The Biden plan would dramatically reduce the exemption. This change would pull a lot more people into estate tax territory. It is uncertain the measure would pass in its current form, and it seems unlikely that it would affect the 2021 tax year. But the prospect of a change has set people talking to their financial advisors about gifting to heirs under today’s very generous exemption, under the (reasonable) assumption that there would be no walk-back for any actions taken under current tax law. Besides, families can put several relatively complicated estate tax strategies into place, which allow them to keep control of their assets if needed in retirement. At the same time, heirs receive increases in value tax-free. Tax experts are quietly telling their clients to plan now rather than later.



    Planning for the estate exemption or possible changes



    Our four-step financial planning process is designed to be a road map to get you where you want to go while providing flexibility to adapt to changes along the route.


    Discover. Where are you and where do you want to be?

    During our meeting, we discuss your goals and concerns before we start gathering data. The financial facts and figures are important, but it’s not the whole story. We learn about your values and dreams, as well as what keeps you up at night, so that we can serve you better.


    Create. How can you get to where you want to be?

    We develop a customized financial plan that shows where you are in relation to where you want to be. We present different scenarios that show the impact of your options so you can choose how to accomplish your goals in a way that is meaningful to you and how you want to live your life. We also stress test the scenarios to see how your plan will hold up to challenges like lower returns or higher inflation.


    Execution. What are you willing to do to get there?

    A plan has no value if it’s not implemented. You choose the scenarios and options that are right for you, and we act as your accountability partner to ensure the plan is implemented. We break the actions into manageable steps and help you prioritize so you’re not overwhelmed.  We also work with your attorneys, accountants, and other professionals as needed.


    Monitor. What happens when life happens to your plan?

    We stay engaged with you because life happens, both good and bad. Fluctuating markets, career changes, liquidity events, changes in the laws, and health concerns can impact your plans. Ongoing proactive planning can keep you on track toward your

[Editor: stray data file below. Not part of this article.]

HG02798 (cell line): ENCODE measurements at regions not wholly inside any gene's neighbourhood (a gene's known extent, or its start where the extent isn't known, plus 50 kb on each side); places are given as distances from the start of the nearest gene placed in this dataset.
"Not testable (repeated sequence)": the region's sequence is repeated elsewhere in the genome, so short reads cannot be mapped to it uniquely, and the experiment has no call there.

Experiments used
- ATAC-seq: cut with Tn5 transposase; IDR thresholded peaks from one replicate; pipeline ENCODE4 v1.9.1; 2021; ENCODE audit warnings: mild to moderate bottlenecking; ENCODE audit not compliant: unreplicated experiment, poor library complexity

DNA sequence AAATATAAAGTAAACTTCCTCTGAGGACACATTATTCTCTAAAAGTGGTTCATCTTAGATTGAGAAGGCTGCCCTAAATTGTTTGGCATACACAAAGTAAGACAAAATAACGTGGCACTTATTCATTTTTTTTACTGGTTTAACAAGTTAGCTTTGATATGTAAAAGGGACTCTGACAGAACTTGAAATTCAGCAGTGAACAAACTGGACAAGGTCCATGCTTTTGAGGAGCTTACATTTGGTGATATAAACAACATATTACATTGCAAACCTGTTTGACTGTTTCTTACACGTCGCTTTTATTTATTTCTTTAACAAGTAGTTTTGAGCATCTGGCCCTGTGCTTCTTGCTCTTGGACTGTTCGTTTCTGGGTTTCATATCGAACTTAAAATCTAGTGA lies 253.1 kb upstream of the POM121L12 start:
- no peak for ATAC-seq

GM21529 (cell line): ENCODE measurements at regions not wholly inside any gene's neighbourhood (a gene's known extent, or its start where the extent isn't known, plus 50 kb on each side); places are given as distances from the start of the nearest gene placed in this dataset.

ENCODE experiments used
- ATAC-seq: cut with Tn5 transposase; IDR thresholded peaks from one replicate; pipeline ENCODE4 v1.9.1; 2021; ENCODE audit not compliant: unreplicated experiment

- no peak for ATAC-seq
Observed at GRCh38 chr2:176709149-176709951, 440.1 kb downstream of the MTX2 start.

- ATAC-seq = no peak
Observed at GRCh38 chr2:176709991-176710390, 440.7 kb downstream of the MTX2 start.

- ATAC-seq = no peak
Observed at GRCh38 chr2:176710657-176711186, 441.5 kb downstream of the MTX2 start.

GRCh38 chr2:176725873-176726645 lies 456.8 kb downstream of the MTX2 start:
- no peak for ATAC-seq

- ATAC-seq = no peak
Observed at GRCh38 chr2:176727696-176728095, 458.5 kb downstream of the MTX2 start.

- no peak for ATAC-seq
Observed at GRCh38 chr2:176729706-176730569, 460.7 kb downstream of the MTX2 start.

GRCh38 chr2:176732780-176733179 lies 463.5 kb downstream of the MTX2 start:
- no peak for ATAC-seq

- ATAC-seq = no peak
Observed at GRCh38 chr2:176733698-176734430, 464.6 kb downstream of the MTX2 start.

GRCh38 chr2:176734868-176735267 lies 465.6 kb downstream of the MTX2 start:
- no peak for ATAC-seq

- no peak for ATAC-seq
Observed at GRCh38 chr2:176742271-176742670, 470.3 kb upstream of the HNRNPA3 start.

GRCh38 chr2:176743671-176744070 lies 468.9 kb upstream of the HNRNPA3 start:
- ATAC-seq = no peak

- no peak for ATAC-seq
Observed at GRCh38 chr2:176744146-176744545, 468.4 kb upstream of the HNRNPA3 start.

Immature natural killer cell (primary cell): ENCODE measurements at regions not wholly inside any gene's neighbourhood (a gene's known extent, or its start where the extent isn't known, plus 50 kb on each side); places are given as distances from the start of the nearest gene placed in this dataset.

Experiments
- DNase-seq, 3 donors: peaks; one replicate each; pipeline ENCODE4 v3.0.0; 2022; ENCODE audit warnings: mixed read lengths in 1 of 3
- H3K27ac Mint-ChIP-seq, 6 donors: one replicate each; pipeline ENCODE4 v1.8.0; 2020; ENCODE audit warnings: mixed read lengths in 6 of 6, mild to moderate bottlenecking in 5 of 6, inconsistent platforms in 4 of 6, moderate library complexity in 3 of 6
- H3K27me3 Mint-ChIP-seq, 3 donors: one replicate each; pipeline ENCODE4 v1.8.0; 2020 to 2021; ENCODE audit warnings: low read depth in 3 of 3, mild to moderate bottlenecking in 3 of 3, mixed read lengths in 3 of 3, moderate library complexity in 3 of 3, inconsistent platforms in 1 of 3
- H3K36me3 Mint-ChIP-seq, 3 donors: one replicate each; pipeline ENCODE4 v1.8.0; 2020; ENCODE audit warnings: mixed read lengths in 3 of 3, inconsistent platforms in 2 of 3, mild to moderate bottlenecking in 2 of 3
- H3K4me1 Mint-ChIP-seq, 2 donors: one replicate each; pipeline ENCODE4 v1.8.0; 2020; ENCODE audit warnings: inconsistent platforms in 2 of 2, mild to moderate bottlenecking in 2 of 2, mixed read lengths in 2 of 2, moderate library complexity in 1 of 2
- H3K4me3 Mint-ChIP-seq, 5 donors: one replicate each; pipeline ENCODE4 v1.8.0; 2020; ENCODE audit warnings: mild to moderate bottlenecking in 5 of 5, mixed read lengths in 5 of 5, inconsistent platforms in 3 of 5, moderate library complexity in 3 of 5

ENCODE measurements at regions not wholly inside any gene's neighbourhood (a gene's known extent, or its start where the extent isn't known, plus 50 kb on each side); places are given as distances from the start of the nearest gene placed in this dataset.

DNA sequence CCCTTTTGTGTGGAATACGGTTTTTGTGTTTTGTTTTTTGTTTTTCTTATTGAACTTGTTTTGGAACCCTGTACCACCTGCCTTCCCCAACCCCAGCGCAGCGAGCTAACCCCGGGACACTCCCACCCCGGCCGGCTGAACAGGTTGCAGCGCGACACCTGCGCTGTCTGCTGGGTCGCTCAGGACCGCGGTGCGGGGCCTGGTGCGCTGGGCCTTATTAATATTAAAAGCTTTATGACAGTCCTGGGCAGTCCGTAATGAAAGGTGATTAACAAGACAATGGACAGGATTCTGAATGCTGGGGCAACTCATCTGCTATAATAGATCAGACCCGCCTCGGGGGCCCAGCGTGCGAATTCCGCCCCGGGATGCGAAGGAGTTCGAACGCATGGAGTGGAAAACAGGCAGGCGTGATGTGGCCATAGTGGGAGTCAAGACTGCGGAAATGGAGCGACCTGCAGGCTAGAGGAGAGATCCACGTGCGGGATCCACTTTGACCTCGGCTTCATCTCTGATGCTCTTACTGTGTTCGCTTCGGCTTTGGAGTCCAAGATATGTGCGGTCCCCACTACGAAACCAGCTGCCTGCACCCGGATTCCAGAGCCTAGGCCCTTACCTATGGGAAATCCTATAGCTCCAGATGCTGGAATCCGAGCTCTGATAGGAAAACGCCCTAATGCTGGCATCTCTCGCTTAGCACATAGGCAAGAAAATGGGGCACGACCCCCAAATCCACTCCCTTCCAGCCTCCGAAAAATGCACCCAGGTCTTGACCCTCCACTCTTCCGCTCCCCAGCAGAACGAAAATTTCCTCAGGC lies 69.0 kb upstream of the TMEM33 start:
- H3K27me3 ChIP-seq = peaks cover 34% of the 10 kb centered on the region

If you’d like to see some financial plan scenarios for your retirement or estate planning, please give us a call at 619-255-9554.

    We would love to explore your possibilities with you.

    Long-Term Care: What You Need to Know

    Long-Term Care: What You Need to Know

    There are many misconceptions and misunderstandings about long-term care (LTC), including who needs it and how to pay for it. It’s essential to break down the main components of long-term care insurance to find what is right for you.


    What does long-term care mean?

    If you’re already on Medicare or researching it, you know that Part A covers in-patient hospitalizations and skilled nursing. You might be wondering why people buy policies to cover LTC if Medicare already pays for it.

    But Medicare does not pay for LTC, which is not skilled nursing. It’s home help for someone who can’t perform several of the Activities of Daily Living (ADLs) for themselves: toileting, transferring (for example, from bed to chair), dressing, bathing, feeding, and walking or ambulating. You might also see these referred to as the Basic Activities of Daily Living or BADLs.

    Patients can receive LTC in a facility such as a nursing home or their own homes.


    Why should I consider setting aside funds to cover long-term care?

    According to the US Department of Health and Human Services, if you’re approximately retirement age now, you have a 70% chance of needing some LTC. About 1 in 5 of those who will end up receiving long-term care will need it for more than five years.

    Depending on how long you need it, the expenses quickly add up. LTC’s costs range from $3,600 per month for someone who is mostly independent in a facility to about $7,700 in a nursing home.